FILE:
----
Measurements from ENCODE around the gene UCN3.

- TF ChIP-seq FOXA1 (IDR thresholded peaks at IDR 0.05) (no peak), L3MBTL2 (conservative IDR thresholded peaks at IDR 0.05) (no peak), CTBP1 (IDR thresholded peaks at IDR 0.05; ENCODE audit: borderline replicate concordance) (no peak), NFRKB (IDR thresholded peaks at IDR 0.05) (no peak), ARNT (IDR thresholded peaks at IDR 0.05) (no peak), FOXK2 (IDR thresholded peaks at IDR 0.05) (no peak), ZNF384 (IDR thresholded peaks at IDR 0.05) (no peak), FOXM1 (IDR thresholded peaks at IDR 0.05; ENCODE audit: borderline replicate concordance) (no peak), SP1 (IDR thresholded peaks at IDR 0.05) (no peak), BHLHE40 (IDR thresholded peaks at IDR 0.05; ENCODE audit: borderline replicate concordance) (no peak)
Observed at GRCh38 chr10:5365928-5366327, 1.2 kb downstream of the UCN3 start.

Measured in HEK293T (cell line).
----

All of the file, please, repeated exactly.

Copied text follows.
Measurements from ENCODE around the gene UCN3.

- TF ChIP-seq FOXA1 (IDR thresholded peaks at IDR 0.05) (no peak), L3MBTL2 (conservative IDR thresholded peaks at IDR 0.05) (no peak), CTBP1 (IDR thresholded peaks at IDR 0.05; ENCODE audit: borderline replicate concordance) (no peak), NFRKB (IDR thresholded peaks at IDR 0.05) (no peak), ARNT (IDR thresholded peaks at IDR 0.05) (no peak), FOXK2 (IDR thresholded peaks at IDR 0.05) (no peak), ZNF384 (IDR thresholded peaks at IDR 0.05) (no peak), FOXM1 (IDR thresholded peaks at IDR 0.05; ENCODE audit: borderline replicate concordance) (no peak), SP1 (IDR thresholded peaks at IDR 0.05) (no peak), BHLHE40 (IDR thresholded peaks at IDR 0.05; ENCODE audit: borderline replicate concordance) (no peak)
Observed at GRCh38 chr10:5365928-5366327, 1.2 kb downstream of the UCN3 start.

Measured in HEK293T (cell line).